Choose the right lawn care practices to ensure a healthy and beautiful lawn.
As the fun and sun of the growing season approaches in Utah County, homeowners should not forget proper lawn care practices. The care provided to your lawn now will significantly impact how it looks when you invite your friends and family over for back yard barbecues on hot, summer days. Four categories of lawn care you will want to consider are irrigation, fertilization, weed control, and mowing.
Living in the desert of Utah County, it is important to use our water resources efficiently to avoid waste. Reducing water use not only saves water, but it saves on your utilities bill. The amount of water used each year for lawn care can be a significant portion of your water bill. During the Spring season, it is best to delay irrigation as long as possible. This will stress your lawn – and that is a good thing. This light stress in the Spring will cause your grass to push roots deeper into the soil. This will enable the lawn to utilize more of the water in the soil profile, and reduce the amount of water you will need to apply during the hot, summer months. Once you do turn on irrigation, make sure your system is in good repair and your settings are optimized to ensure efficient water use. There are even free programs that provide water audits to see how efficient your system is and provide specific recommendations.
An aspect of lawn care that many people have questions about is fertilizer. What do I use? How much? When do I apply it? The answer is often “It depends.” Unfortunately, many people approach lawn care with the attitude “more is better”. This is usually not the case. Homeowners often apply too much fertilizer and they do it too frequently. This contributes to a number of problems including: thick thatch, shallow roots, insect pests, weeds, diseases, pollution, and extra mowing requirements. It is a good idea to perform a soil test to evaluate the specific needs of your lawn and implement a custom fertilizer program. This allows you to keep your lawn looking great, while preventing many of the problems mentioned above. It also is a way to remain environmentally conscientious, while saving you money on unnecessary fertilizer applications.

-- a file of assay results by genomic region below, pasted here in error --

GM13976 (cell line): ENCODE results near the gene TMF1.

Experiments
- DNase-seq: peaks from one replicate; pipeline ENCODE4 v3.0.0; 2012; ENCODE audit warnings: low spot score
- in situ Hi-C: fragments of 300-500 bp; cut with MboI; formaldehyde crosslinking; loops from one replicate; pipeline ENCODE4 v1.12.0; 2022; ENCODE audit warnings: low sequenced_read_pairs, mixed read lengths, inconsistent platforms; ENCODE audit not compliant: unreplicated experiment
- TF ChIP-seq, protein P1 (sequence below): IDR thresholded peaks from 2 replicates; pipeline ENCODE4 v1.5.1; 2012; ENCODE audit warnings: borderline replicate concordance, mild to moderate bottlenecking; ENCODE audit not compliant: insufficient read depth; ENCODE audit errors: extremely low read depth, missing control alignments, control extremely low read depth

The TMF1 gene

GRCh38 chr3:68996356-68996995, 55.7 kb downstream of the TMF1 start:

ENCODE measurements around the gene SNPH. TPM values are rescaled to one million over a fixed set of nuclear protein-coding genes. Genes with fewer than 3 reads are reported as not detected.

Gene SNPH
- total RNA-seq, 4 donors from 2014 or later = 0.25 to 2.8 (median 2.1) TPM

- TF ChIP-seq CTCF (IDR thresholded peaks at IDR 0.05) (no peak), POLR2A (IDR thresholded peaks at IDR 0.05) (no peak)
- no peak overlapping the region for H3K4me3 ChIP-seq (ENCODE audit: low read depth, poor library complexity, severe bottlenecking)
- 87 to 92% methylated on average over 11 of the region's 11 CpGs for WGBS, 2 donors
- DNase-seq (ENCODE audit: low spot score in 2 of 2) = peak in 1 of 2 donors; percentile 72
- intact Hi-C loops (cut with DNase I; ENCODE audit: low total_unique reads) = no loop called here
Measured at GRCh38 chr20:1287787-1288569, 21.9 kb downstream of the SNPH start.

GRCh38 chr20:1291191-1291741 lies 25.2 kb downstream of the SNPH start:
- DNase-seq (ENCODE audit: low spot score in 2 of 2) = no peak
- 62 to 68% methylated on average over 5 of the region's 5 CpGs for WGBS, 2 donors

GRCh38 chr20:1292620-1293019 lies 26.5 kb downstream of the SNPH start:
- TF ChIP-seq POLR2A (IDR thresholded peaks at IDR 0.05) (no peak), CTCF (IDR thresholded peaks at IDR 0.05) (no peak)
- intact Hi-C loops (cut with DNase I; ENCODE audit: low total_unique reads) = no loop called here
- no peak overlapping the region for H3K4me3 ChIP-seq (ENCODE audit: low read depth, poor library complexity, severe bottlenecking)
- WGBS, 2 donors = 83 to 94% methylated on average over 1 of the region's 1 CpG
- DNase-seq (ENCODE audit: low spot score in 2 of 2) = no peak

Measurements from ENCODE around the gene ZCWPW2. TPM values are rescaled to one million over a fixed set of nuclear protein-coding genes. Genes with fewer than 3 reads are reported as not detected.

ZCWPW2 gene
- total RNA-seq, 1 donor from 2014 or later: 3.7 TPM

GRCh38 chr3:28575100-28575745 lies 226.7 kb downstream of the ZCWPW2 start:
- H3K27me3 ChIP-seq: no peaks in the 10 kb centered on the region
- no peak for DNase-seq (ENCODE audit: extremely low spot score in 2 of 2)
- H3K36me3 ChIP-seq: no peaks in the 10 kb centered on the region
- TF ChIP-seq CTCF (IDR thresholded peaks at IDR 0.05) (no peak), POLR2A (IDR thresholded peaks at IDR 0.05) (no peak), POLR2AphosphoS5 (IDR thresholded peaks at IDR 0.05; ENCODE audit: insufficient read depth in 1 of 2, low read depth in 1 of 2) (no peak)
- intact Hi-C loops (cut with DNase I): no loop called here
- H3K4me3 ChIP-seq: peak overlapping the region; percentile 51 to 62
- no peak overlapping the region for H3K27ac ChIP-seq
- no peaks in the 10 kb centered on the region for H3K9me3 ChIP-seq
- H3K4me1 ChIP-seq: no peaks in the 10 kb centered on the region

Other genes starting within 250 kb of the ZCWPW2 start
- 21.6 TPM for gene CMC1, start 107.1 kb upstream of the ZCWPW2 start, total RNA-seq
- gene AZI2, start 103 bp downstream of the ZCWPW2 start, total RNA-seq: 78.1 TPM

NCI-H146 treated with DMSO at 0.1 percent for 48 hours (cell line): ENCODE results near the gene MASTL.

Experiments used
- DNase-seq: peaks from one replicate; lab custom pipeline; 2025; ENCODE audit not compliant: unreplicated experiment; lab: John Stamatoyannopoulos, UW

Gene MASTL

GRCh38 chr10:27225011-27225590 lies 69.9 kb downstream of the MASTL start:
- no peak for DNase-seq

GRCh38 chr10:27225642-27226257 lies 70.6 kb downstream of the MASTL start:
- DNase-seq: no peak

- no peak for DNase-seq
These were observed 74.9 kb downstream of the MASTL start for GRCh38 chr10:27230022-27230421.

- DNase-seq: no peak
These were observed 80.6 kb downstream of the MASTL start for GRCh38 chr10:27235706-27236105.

Weeds in your lawn will compete for resources, including water, nutrients, sunlight, and space. It is best to prevent weeds, if possible. By applying pre-emergent weed control products in the Spring and Fall, you will prevent many weeds from ever taking root in your lawn. For timing and application rates, it is always best to follow the label on the product that you use. Pre-emergents are an important part of lawn care, but are only effective at preventing new weeds from growing from seed. They do not eliminate existing weeds. Existing weeds, especially perennials like dandelion, will require physical removal or treatment with a broadleaf weed killer for lawns. There are many safety and environmental factors to consider when applying weed control products. If you are unsure or uncomfortable with this, you may consider hiring a professional service.
The most obvious part of lawn care is mowing and edging. While pushing or driving a mower across the lawn is not particularly complicated, there are some general principles to consider, namely: frequency and cutting height. We would all like to mow the lawn as little as possible, but it is important to mow regularly to maintain the health of your lawn. Allowing grass to grow long before cutting will result in clogged mowers and unnecessary sweat, but more importantly, it actually harms the grass. Long grass blades are often torn by the mower instead of a nice clean cut. This increases the risk of disease. Additionally, mowing long grass means removing too much of the plant at once. Typically, you should not remove more than one-third of the grass height per mowing. This leads us to cutting height, which can vary depending on the type of grass and personal preference. Some grasses can be mowed down to 0.1 inch (such as on golf course greens), but others should not be mowed shorter than three inches. Most properties in Utah County will have Kentucky Bluegrass or a blend of Bluegrass and other grasses. For these lawns, the best height is 2-3 inches.
These lawn care principles are inter-related and will affect each other. The exact specifics of how these are implemented will vary for each lawn, but by optimizing each of these over time, your lawn will be green, healthy, and beautiful.